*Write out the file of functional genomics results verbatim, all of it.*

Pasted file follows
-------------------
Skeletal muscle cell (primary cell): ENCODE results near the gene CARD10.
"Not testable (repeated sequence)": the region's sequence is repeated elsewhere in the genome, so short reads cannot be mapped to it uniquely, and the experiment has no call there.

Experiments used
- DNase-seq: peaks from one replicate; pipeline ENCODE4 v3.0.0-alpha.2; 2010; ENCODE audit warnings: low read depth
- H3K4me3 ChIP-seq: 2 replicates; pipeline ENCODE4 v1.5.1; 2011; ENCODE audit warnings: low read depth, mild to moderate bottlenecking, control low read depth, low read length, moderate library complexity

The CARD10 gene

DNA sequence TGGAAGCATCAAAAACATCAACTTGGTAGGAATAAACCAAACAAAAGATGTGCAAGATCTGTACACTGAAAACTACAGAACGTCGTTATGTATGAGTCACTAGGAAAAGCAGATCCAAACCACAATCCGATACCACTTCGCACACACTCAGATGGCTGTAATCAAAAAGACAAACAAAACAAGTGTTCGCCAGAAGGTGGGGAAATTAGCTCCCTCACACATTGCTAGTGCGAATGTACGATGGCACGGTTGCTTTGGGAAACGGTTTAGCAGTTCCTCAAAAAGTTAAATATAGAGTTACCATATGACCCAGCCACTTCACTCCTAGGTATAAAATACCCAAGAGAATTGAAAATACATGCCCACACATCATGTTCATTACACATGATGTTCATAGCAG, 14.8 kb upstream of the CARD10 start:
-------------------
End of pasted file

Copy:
Skeletal muscle cell (primary cell): ENCODE results near the gene CARD10.
"Not testable (repeated sequence)": the region's sequence is repeated elsewhere in the genome, so short reads cannot be mapped to it uniquely, and the experiment has no call there.

Experiments used
- DNase-seq: peaks from one replicate; pipeline ENCODE4 v3.0.0-alpha.2; 2010; ENCODE audit warnings: low read depth
- H3K4me3 ChIP-seq: 2 replicates; pipeline ENCODE4 v1.5.1; 2011; ENCODE audit warnings: low read depth, mild to moderate bottlenecking, control low read depth, low read length, moderate library complexity

The CARD10 gene

DNA sequence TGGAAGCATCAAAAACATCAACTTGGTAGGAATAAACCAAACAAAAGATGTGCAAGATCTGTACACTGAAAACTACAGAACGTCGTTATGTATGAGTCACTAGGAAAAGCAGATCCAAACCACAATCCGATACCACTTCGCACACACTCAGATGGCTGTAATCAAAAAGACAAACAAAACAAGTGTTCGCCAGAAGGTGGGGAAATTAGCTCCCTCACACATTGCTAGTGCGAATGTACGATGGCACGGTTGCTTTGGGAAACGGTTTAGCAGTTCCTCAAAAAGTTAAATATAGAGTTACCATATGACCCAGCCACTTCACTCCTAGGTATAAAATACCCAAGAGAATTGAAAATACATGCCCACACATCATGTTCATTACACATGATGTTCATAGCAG, 14.8 kb upstream of the CARD10 start: